June 9 (Bloomberg) -- The phrase “Let’s do it” from a Black Eyed Peas recording blared last night in the ballroom of the Marriott Marquis in Times Square. It was cheesy yet fitting accompaniment for the “Parade of Finalists” at the New York edition of the Ernst & Young Entrepreneur of the Year competition.
Thirty-eight hopeful entrepreneurs walked across the stage under bright lights, among them Anthony Scaramucci, managing partner of SkyBridge Capital LLC, Michael Sepso, co-founder of Major League Gaming Inc., and Andy Dunn, co-founder of Bonobos Inc., dressed in a flamboyant pair of the company’s pants, as well as a Bonobos tuxedo jacket (Italian gabardine wool with polka-dot silk lining) and shirt.
“We want to look good but we don’t like to shop,” said Dunn in a private moment, explaining why men have gravitated to the Bonobos website to outfit themselves (short shorts in bright colors are the look of summer, he added).
Some of the winners were announced before the short ribs and cake were served, others after. All got to see themselves memorialized in videos featuring footage of them answering the phone or working at their computer or giving an employee a pat on the back, livened up with snippets of loud dance music.
The diversity of the finalists was impressive, reflecting the diversity of New York, said one of the judges, Robert Johnston, chief executive of the Executive Council, which operates the New York Venture Capital Association.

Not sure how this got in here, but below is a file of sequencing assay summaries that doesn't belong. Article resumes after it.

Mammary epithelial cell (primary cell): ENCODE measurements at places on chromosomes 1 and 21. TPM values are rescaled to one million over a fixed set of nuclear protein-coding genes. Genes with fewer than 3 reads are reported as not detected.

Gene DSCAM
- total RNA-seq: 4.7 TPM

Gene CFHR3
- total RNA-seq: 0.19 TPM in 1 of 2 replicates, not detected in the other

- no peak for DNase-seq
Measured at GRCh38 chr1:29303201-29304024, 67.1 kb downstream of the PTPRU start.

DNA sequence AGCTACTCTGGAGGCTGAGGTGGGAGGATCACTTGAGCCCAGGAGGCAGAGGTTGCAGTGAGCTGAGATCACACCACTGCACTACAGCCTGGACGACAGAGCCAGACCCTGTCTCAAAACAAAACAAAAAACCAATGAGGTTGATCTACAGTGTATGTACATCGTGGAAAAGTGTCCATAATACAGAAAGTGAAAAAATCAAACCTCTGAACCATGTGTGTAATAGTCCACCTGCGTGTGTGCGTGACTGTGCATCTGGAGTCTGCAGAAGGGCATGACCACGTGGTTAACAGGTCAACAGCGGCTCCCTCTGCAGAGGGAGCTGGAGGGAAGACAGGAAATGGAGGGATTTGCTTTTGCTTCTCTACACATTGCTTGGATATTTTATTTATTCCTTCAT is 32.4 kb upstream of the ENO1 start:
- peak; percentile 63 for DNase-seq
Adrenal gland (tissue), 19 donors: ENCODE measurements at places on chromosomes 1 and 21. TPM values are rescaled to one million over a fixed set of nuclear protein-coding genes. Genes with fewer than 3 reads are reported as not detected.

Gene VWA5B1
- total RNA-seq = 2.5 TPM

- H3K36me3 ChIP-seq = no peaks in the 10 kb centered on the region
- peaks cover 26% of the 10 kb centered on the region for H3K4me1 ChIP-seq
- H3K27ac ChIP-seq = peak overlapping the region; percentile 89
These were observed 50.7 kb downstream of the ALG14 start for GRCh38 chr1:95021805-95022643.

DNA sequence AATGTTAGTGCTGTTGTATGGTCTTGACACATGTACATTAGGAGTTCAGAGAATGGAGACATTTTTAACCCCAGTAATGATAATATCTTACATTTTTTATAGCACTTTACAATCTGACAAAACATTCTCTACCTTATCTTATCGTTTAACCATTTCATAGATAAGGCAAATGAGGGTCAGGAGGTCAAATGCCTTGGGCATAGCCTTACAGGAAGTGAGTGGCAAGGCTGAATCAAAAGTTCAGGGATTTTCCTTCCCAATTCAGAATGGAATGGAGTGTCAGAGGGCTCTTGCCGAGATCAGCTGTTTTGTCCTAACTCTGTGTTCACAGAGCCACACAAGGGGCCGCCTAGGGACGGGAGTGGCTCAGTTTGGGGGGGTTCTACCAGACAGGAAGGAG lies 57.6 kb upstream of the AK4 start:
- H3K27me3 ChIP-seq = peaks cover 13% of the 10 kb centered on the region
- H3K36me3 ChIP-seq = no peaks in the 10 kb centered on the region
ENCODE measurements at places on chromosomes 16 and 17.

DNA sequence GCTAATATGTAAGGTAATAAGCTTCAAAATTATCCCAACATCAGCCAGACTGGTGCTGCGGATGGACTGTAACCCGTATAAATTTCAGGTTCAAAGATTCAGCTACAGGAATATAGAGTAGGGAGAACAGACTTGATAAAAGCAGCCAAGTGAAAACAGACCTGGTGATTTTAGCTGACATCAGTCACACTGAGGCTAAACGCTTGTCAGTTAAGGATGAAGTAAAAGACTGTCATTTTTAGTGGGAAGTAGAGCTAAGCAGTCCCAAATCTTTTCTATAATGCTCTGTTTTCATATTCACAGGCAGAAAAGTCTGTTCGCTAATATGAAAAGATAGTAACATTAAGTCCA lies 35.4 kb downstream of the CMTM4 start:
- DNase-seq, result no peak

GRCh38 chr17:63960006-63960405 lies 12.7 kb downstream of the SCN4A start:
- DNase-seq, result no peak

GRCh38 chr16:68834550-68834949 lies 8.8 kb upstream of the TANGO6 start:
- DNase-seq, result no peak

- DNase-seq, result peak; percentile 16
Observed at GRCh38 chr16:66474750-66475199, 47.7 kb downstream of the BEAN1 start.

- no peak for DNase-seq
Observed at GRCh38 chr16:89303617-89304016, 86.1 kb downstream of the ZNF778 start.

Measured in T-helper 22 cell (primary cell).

Part of the fun of the event was meeting the people behind some clever ideas. Finalist Jeffrey Levy’s company RailWorks Corp. built the system that tells you when the trains are arriving on New York City subway platforms. Finalist Alastair Ong’s GreenSoul Shoes manufactures footwear from recycled materials. Chaim Indig, co-founder of Phreesia, developed a tablet that allows patients to enter their information in the computer system of hospitals and doctor’s offices.
In the end, only nine people walked away with a trophy and the chance to compete for the title of World Entrepreneur of the Year, announced at a ceremony in Monte Carlo.
“Great ideas usually come from a crisis,” said Scaramucci in his acceptance speech. He noted that in 2009 he had taken to calling his company “low bridge, no bridge, or blown-up bridge.” He went on to found the SkyBridge Alternatives (SALT) Conference and to acquire some of Citigroup’s hedge-fund units.
The other winners were: Michael Lazerow, who with his wife, Kass, founded Buddy Media Inc., which helps companies build their brand on Facebook; Mia and Jason Bauer, founders of Crumbs Bake Shop Inc.; James D’Addario, whose D’Addario & Co. makes guitar strings, drum sticks and other music accessories; Shazi Visram, founder of HappyBaby, which makes healthy baby foods; Michael Cassidy, who built Undertone, an advertising agency; Chetan Dube, founder of IPsoft Inc.; Dr. Leonard Schleifer, who started Regeneron Pharmaceuticals Inc.; and Mike Narula of Reliance Communications LLC.
“There’s a great spirit tonight. These are all company builders and they like talking to each other and hearing each other’s stories,” said Bryan Pearce, the Americas director of the Ernst & Young Entrepreneur of the Year.
Pearce told Dunn he’d be ordering a pair of Bonobos pants soon, though maybe not in time to wear to the next regional edition of the awards program, tonight in Austin.
(Amanda Gordon is a writer and photographer for Muse, the arts and leisure section of Bloomberg News. Any opinions expressed are her own.)
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